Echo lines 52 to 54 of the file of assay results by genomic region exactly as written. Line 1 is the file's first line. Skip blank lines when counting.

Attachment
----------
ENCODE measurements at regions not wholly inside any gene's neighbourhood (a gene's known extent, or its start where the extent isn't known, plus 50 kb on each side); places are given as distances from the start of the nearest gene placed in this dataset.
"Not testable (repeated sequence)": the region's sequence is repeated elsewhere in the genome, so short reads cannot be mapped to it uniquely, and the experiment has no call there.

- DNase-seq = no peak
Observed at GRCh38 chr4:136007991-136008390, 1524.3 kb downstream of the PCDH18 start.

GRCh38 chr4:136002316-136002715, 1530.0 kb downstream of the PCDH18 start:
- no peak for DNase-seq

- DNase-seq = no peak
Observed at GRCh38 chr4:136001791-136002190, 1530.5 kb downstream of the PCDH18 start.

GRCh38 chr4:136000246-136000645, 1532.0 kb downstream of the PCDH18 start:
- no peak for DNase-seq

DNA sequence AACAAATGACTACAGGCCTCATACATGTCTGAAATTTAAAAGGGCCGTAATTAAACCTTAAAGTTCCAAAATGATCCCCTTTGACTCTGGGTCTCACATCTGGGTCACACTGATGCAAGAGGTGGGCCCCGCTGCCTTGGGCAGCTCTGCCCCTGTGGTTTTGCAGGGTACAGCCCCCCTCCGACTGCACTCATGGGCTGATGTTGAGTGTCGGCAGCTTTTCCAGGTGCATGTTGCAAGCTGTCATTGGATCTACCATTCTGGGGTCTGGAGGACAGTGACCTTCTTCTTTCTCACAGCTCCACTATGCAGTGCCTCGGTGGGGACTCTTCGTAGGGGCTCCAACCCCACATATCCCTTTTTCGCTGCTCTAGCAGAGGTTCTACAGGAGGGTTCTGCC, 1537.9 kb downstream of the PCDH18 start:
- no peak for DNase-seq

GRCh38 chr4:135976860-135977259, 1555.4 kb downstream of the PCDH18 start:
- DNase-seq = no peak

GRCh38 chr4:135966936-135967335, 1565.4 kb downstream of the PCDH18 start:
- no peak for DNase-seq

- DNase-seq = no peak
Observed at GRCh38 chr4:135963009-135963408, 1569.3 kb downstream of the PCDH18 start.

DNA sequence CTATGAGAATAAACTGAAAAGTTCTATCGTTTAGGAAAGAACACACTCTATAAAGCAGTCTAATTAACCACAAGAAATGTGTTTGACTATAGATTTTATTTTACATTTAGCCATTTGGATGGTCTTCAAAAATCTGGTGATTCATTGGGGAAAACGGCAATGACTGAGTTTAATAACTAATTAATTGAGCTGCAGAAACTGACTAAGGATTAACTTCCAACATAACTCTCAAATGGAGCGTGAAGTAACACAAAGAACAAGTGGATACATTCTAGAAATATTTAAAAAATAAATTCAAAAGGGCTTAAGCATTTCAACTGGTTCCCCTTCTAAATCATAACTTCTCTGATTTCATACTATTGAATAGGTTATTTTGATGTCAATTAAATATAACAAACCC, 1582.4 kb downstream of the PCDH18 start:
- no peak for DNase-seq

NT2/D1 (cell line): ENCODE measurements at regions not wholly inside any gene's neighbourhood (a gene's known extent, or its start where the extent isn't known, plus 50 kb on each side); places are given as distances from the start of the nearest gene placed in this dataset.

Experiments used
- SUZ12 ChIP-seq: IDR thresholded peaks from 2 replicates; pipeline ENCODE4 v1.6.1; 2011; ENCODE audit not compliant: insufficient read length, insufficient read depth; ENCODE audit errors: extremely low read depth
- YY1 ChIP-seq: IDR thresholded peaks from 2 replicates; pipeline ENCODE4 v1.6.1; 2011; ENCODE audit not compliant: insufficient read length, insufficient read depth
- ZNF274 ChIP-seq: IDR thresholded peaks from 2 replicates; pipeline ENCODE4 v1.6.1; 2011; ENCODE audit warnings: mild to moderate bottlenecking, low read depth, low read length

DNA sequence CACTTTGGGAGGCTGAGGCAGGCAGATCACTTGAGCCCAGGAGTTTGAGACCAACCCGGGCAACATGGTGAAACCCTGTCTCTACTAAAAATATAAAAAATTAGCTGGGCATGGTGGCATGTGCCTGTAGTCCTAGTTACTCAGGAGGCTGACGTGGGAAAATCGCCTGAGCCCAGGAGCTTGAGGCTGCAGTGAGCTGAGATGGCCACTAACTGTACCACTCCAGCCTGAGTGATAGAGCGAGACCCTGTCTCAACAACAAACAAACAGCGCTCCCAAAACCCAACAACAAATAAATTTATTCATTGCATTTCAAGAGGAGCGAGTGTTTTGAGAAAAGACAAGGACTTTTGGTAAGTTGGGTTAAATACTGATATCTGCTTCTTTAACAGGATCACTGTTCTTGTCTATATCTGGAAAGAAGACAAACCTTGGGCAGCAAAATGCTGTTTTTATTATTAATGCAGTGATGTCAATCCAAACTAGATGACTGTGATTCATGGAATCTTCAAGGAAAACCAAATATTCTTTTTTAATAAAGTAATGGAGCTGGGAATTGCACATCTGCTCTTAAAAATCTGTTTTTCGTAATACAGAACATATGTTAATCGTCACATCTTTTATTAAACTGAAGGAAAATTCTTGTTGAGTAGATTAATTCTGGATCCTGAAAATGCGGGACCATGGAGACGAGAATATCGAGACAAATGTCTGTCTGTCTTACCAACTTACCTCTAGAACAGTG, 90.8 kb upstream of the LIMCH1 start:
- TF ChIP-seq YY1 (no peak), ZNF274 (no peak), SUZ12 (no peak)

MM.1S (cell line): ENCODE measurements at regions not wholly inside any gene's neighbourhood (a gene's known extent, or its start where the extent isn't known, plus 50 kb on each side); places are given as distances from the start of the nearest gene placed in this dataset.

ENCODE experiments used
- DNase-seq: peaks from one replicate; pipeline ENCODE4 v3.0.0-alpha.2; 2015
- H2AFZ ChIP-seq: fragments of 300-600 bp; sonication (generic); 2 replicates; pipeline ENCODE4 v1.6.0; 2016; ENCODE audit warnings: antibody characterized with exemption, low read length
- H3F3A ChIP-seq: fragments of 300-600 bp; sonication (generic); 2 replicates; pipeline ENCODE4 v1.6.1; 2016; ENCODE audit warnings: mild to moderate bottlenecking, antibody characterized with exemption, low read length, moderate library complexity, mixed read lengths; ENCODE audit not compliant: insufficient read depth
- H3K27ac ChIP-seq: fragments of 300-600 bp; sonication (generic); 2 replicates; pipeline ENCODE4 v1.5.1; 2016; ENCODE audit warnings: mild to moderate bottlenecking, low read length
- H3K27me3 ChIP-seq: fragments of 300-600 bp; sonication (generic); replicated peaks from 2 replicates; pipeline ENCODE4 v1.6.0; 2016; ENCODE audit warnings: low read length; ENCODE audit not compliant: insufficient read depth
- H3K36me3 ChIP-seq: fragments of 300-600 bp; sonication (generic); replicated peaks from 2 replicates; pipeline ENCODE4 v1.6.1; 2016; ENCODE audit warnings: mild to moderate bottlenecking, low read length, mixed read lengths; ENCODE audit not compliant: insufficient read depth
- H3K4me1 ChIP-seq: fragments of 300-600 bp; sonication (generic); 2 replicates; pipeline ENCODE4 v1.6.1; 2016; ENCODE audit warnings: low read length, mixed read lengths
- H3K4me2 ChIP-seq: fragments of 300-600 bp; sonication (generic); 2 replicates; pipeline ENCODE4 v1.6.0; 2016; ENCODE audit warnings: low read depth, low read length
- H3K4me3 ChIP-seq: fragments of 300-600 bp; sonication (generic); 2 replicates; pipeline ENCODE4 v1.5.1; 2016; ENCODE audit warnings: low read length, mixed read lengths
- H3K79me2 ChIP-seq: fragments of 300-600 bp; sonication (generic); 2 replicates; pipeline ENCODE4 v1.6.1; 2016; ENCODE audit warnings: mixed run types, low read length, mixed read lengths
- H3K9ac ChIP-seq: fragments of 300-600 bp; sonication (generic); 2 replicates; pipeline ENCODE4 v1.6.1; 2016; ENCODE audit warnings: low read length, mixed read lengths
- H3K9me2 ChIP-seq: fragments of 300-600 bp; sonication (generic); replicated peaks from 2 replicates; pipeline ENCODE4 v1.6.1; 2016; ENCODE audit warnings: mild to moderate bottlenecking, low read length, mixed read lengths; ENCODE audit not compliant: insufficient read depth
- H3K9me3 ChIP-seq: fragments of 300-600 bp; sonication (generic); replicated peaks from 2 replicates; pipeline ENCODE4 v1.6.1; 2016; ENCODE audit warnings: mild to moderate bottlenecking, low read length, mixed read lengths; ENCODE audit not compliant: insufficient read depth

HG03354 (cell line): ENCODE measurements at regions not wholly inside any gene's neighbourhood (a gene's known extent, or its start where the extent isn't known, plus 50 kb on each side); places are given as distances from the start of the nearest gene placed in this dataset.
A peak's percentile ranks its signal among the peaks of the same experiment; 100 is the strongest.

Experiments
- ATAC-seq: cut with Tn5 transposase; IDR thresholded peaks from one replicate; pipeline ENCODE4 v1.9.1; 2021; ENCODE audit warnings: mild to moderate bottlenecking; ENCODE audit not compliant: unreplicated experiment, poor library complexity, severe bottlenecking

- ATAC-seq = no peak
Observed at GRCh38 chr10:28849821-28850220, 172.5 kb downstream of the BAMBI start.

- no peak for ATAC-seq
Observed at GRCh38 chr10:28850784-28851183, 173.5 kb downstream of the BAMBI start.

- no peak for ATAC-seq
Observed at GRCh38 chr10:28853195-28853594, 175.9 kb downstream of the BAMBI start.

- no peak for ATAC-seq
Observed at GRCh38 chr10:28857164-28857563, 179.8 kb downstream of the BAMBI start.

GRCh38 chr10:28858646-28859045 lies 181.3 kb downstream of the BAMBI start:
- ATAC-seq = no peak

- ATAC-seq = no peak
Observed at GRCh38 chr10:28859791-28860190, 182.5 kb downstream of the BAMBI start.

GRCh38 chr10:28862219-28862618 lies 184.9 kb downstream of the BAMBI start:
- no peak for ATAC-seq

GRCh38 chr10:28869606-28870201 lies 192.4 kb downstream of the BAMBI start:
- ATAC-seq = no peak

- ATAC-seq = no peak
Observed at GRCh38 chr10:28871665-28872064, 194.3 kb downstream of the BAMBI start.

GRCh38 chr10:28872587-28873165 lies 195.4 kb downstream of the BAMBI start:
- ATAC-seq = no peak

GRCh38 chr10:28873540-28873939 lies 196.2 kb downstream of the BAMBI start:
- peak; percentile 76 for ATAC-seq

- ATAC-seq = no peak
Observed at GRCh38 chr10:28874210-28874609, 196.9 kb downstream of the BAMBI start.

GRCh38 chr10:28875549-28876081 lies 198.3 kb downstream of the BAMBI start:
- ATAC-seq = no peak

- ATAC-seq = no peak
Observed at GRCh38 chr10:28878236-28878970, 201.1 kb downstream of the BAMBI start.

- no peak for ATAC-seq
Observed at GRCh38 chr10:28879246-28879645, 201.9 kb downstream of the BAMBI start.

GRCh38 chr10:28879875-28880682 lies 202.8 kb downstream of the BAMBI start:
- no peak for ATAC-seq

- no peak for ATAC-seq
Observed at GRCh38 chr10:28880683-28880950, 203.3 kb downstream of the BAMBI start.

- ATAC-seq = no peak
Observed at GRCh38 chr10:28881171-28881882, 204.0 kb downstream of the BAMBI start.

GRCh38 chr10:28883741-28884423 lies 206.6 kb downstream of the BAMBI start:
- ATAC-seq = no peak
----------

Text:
Observed at GRCh38 chr10:28853195-28853594, 175.9 kb downstream of the BAMBI start.

- no peak for ATAC-seq
Observed at GRCh38 chr10:28857164-28857563, 179.8 kb downstream of the BAMBI start.